Milan Travel Guide

Introduction to Milan

Widely regarded as the fashion capital of the world, Milan is Italy’s most modern city and arguably its most frenetic. The pace of life here is faster than elsewhere in Italy, and the city is noted for its glamour and sophistication. Having been extensively bombed during the Second World War, its architecture is characterised in many places by modern buildings interspersed with surviving historical gems such as its magnificent cathedral. Despite its prominent position on the fashion and football scenes, Milan is by no means lacking in culture, boasting an abundance of art galleries and museums which broaden the city’s appeal and make it an ideal city break destination.

The Duomo

The Duomo

This Gothic cathedral which is one of the world’s largest has fabulous views from the roof.

The Last Supper

The Last Supper

Da Vinci’s masterpiece, housed in Santa Maria delle Grazie convent.

Castello Sforzesco

Castello Sforzesco

Medieval castle with several extensive museums and pleasant grounds.

Other things to do in Milan

Milan is rich in culture, with a multitude of museums, art galleries and fascinating historical sites waiting to be discovered. The Brera Art Gallery is one such treasure, opened by Napoleon in 1809 and housing a splendid collection of notable works by renowned artists including Bellini, Tintoretto and Raphael.

Opera lovers are in for a treat at La Scala, one of the world’s most famous opera houses. Founded in 1778, its illustrious stage has played host to such operatic megastars as Pavarotti, and was the venue for the debut performance of soprano Maria Callas. Even if you don’t go to the opera there, it’s still worthy of a visit on account of its fascinating array of operatic mementos, including two exhibitions dedicated to a composer much-loved in Milan, Giuseppe Verdi.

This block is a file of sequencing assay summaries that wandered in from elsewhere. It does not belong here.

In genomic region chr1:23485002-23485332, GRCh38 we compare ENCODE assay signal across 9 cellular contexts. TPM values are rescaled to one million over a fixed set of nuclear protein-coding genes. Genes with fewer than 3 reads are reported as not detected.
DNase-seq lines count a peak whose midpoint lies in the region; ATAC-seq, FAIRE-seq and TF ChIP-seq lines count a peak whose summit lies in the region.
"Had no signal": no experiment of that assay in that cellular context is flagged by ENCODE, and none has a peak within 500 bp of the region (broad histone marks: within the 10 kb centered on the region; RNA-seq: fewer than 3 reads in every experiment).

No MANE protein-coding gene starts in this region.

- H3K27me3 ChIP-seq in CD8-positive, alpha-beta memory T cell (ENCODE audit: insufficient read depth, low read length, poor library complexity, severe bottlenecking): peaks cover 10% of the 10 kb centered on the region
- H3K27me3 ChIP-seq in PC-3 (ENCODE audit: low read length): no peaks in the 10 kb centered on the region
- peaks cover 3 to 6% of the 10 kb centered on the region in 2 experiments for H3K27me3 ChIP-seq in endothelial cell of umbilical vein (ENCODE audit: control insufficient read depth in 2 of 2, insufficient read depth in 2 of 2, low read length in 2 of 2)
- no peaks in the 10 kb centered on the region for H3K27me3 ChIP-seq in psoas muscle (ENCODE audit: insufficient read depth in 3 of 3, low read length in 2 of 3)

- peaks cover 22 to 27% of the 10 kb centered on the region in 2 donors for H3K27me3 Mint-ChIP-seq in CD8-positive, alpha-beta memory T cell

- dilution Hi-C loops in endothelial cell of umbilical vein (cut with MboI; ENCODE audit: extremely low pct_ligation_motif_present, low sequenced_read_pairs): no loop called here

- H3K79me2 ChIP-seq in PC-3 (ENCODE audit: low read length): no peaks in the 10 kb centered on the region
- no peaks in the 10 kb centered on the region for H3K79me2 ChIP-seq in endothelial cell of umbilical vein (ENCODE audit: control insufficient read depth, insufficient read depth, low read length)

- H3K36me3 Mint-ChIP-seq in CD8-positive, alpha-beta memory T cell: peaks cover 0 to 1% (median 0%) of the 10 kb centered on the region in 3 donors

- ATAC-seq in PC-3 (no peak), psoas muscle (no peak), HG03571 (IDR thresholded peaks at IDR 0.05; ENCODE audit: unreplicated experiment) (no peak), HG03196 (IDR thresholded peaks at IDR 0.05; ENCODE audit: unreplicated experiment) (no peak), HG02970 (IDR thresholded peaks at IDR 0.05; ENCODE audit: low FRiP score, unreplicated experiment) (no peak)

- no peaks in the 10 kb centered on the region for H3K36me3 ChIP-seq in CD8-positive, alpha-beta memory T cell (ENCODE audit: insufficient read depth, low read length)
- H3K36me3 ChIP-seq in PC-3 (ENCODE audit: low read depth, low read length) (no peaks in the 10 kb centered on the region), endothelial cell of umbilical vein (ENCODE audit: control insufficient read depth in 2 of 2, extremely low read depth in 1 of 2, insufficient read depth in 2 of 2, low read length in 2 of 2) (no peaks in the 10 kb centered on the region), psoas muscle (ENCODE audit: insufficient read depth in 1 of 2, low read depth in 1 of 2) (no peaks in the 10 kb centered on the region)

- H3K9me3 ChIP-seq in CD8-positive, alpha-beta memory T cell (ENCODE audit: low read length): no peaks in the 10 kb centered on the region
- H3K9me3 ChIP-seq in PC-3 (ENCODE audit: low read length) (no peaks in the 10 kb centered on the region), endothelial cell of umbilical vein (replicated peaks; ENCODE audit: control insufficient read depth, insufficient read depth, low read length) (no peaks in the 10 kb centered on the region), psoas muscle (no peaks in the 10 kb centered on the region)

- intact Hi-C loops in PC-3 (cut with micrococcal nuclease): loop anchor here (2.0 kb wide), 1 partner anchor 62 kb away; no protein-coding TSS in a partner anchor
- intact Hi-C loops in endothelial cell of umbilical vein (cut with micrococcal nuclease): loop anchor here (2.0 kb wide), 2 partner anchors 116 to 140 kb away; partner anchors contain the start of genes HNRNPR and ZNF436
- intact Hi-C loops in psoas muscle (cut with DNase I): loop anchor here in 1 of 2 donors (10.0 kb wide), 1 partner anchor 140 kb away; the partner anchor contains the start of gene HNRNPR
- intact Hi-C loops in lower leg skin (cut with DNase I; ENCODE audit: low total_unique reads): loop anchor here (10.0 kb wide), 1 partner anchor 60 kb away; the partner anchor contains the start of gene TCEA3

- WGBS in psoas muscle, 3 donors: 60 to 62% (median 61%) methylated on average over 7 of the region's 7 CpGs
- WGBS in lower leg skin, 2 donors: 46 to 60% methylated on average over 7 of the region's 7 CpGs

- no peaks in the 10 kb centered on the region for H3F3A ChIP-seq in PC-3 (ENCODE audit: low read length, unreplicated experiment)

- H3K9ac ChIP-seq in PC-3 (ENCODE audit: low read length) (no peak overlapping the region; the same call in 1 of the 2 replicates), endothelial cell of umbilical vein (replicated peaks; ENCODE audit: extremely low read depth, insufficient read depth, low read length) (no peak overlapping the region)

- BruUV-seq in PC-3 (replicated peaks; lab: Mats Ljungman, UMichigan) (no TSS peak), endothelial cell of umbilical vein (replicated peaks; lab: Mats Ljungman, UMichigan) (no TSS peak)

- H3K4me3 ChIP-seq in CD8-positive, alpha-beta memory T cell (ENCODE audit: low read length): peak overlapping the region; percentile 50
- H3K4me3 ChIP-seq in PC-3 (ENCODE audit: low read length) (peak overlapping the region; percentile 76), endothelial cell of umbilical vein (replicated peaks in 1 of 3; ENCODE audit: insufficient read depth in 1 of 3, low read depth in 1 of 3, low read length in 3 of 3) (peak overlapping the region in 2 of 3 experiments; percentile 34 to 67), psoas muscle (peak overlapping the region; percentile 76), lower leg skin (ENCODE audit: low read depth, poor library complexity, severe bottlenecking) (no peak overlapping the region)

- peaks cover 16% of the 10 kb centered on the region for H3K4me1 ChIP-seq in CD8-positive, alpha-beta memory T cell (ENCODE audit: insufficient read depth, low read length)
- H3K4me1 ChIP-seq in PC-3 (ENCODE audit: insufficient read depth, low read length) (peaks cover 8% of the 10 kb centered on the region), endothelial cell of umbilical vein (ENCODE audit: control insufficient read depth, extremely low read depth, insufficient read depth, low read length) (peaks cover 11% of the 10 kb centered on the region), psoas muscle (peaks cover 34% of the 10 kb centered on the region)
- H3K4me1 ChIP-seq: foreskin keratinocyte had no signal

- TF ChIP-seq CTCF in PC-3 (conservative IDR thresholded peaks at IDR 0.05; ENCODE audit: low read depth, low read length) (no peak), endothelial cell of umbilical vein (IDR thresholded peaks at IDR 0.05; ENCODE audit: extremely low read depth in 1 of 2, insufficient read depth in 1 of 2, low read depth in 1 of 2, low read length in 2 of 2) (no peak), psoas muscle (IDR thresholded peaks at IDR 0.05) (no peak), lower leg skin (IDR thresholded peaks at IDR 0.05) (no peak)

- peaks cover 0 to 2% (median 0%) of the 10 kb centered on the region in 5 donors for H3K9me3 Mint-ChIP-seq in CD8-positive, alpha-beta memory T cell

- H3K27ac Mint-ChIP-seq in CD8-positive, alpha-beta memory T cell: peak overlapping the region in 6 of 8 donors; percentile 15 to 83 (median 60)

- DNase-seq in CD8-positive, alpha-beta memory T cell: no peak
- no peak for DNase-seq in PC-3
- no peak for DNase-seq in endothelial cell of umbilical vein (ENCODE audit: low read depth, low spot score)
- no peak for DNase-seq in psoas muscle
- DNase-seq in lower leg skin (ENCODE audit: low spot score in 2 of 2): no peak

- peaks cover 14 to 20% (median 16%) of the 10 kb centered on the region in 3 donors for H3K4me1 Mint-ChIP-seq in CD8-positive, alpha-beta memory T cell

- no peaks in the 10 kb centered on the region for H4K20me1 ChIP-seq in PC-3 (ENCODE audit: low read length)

Adjacent to the mighty Duomo is the vast Galleria Vittorio Emanuele, an impressive 19th shopping mall home to numerous exclusive shops, restaurants and bars. Milan is a shopaholic’s dream come true, with designers including Versace and Gucci having flagship stores here. Head to the ‘Quadrilatero d’Oro’ or Golden Quad, between Piazza Duomo, Piazza Cavour and Piazza San Babila, for the high-end designer shops. With so much to see, why not book a hotel in Milan and enjoy a glamorous long weekend!

Eating and drinking in Milan

Milan is noted in Italy for its emphasis on the aperitivo, the extended happy hour at many bars during which you can sip a glass of sparkling wine and enjoy complimentary bar snacks and appetisers. As with any large city there is a vast choice of international cuisine, but if it’s traditional Italian cooking you’re after, you’re well provided for. While the pricey, tourist-oriented eateries in the Duomo area are best avoided, there are plenty of Milanese restaurants serving hearty local food in the Brera and Navigli areas. Be sure to try the risotto alla Milanese, a delicious risotto infused with saffron.

Milan climate

Milan experiences extremes of temperature during the course of the year, with uncomfortably hot and humid summers and very cold winters characterised by plentiful rain and fog. Spring and autumn are considerably more pleasant, with warm, sunny days and temperatures averaging around 20 degrees Celsius.

When to go to Milan

Visit in spring or autumn for the most comfortable temperatures, or at Christmas to see the city beautifully decorated for the festive season. August is best avoided because locals flee to the lakes to avoid the stifling heat and humidity, and many shops and restaurants will be closed.

Flying to Milan

Milan’s primary airport, Malpensa has an efficient train connection with central Milan as well as a regular bus service, which is the best way to travel from terminal 2. Some European and Italian flights to Milan arrive at the smaller Linate Airport which is close to central Milan and on the cheap city bus network.

 Milan Deals

Hotels in Milan

Car hire in Milan

Images by Flickr/Ulf Luljankoshi